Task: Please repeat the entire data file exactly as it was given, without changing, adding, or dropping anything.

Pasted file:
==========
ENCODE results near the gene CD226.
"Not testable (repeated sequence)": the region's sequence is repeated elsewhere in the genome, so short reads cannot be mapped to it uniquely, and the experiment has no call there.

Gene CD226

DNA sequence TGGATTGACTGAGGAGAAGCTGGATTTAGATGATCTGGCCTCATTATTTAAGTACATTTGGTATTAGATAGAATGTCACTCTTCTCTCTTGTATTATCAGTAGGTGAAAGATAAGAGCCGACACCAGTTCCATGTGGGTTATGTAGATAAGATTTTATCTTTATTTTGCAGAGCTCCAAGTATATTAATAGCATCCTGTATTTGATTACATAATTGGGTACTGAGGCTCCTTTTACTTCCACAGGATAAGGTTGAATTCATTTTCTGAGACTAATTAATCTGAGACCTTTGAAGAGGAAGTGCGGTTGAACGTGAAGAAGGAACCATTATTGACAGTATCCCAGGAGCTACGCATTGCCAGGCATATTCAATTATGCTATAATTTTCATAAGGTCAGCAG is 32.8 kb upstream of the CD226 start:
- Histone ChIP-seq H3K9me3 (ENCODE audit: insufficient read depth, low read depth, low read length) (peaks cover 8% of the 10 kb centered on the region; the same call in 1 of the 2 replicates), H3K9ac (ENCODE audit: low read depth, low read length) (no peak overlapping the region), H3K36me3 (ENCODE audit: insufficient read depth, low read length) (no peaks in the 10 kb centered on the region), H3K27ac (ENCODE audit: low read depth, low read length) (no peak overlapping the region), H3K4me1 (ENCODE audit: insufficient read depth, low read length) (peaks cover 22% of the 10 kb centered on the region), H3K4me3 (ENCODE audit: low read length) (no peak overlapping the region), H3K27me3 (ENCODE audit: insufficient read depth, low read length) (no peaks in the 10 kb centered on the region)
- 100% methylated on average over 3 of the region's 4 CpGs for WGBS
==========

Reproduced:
ENCODE results near the gene CD226.
"Not testable (repeated sequence)": the region's sequence is repeated elsewhere in the genome, so short reads cannot be mapped to it uniquely, and the experiment has no call there.

Gene CD226

DNA sequence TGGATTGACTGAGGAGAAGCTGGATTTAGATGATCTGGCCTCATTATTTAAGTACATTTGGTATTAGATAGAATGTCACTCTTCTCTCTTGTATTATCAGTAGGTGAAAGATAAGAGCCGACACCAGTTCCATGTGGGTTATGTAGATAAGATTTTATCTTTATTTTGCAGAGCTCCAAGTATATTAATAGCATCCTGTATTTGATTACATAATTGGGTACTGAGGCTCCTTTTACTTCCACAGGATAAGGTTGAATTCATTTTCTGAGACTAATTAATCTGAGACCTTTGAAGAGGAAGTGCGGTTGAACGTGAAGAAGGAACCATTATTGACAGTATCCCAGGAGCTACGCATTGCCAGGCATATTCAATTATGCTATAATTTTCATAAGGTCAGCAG is 32.8 kb upstream of the CD226 start:
- Histone ChIP-seq H3K9me3 (ENCODE audit: insufficient read depth, low read depth, low read length) (peaks cover 8% of the 10 kb centered on the region; the same call in 1 of the 2 replicates), H3K9ac (ENCODE audit: low read depth, low read length) (no peak overlapping the region), H3K36me3 (ENCODE audit: insufficient read depth, low read length) (no peaks in the 10 kb centered on the region), H3K27ac (ENCODE audit: low read depth, low read length) (no peak overlapping the region), H3K4me1 (ENCODE audit: insufficient read depth, low read length) (peaks cover 22% of the 10 kb centered on the region), H3K4me3 (ENCODE audit: low read length) (no peak overlapping the region), H3K27me3 (ENCODE audit: insufficient read depth, low read length) (no peaks in the 10 kb centered on the region)
- 100% methylated on average over 3 of the region's 4 CpGs for WGBS